Serving the Community


We believe that part of our mission is to be a visible sign of God’s “Kingdom” or reign in the immediate community in which we have been planted. At Lorraine Avenue, we support a number of local organizations, and promote a variety of concrete ways of serving the community.

Meaning ‘Upper Room,’ Aposento Alto is the name of the Mennonite Hispanic church plant in Wichita, led by Byron and Hilda Pellecer. Together with Hope Mennonite Church in west Wichita, and Mennonite Church of the Servant in the Riverside neighborhood, we support Aposento Alto financially, and three of our members serve on the church plant’s Support Committee. Most importantly, all of our members and attenders are invited to participate as we are able in Aposento Alto’s activities and gatherings. This is a wonderful opportunity to experience and celebrate the diversity of God’s people.

Initiated by the Catholic Diocese, The Lord’s Diner has a large facility downtown, one in south Wichita, and two food trucks that serve many in north Wichita and the Hilltop area. The Lord’s Diner serves free meals in areas with high rates of poverty or homelessness. LAMC has a volunteer group of 50 or so who serve monthly at the south Lord’s Diner.

By registering online with Dillons and using your Dillons Plus Shoppers Card, 5% of qualified expenditures are contributed to the church. The money is used for the Lorraine Avenue Mission Board’s programs.

Inter-Faith Ministries (IFM) mission statement reads: Working to build inter-religious understanding, promote justice, relieve misery, and reconcile the estranged. LAMC is an active member church of IFM, and two representatives from our church liaison with IFM each year, choosing from their many projects to offer volunteer opportunities to our church members. Several areas of involvement recently have been raising money to help the Food Bank’s “No More Hungry Kids” and Operation Holiday. Crop Walk walkers raise money to benefit Church World Services and local food pantries. Coats and other warm clothing and non-perishable food items are collected for Operation Holiday. Our representatives keep our members apprised of the many opportunities to help our community through Inter-Faith Ministries.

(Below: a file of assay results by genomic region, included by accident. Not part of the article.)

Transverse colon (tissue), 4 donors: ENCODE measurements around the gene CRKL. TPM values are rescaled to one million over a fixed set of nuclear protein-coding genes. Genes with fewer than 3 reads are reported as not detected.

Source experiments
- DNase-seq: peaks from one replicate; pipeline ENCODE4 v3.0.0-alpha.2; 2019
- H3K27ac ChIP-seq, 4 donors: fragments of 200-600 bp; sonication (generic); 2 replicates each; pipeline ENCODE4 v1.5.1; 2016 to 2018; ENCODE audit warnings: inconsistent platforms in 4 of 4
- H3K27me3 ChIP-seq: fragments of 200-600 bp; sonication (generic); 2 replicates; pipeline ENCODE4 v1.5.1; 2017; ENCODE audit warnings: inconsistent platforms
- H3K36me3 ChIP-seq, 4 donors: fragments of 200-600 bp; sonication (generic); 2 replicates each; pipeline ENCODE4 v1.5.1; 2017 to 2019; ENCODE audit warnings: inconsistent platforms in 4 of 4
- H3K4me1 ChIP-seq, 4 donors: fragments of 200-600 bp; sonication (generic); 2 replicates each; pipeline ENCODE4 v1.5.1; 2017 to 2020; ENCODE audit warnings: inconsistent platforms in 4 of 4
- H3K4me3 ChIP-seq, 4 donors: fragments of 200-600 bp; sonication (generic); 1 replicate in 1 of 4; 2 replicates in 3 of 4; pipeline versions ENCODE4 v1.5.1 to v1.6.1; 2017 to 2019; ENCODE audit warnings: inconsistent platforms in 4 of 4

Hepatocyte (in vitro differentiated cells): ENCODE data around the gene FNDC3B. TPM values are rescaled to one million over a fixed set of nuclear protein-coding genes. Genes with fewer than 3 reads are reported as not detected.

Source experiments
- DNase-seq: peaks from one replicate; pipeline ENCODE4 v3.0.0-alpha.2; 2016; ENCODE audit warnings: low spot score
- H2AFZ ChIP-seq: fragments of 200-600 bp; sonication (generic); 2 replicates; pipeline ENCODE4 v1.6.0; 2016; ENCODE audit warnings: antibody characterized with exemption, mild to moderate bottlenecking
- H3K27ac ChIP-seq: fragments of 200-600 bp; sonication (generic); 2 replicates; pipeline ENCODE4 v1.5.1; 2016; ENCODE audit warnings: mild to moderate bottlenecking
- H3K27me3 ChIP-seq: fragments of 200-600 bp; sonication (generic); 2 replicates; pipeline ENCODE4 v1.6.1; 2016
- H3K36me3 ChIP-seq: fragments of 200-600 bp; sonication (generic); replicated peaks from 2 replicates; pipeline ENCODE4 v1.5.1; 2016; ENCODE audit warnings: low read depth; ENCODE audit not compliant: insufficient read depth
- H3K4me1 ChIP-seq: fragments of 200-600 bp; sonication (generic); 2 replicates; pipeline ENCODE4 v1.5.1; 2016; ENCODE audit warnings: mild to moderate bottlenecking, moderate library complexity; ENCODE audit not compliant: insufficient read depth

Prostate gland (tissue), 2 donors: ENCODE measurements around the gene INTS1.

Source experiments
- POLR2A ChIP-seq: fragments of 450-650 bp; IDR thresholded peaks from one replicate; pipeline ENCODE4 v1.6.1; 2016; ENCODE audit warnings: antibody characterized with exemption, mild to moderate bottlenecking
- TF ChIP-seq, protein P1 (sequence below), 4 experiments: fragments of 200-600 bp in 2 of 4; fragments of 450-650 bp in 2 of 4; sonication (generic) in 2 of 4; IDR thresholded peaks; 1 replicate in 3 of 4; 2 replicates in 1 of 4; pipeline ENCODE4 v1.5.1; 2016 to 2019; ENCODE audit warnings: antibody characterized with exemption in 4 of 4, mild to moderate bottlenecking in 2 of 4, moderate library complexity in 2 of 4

In 1975, local Mennonite Churches had a vision for making the world better for senior citizens on fixed incomes by repairing homes of elderly people no longer able to do so themselves. Volunteers from these congregations formed the Mennonite Voluntary Service Unit and began operating from a small garage in the midtown area of Wichita. Volunteers from several Mennonite churches in Wichita and from Mennonite Voluntary Service accomplished the physical work. It was officially incorporated in 1977. Now, many years later, the organization has grown and evolved, and although rehabilitation is now a smaller part of the thrust of the organization, many are served through newly built senior apartment complexes, and through self-help programs, where several families can work together under supervision provided by MHRS to build their own homes. A new project of multi-family residences, with a community building and park, has begun. Taking advantage of federal and state funds available, the nature of the organization has changed, but the philosophy of benefiting those in need remains firmly as the focus of MHRS. LAMC always has two representatives on their board of directors.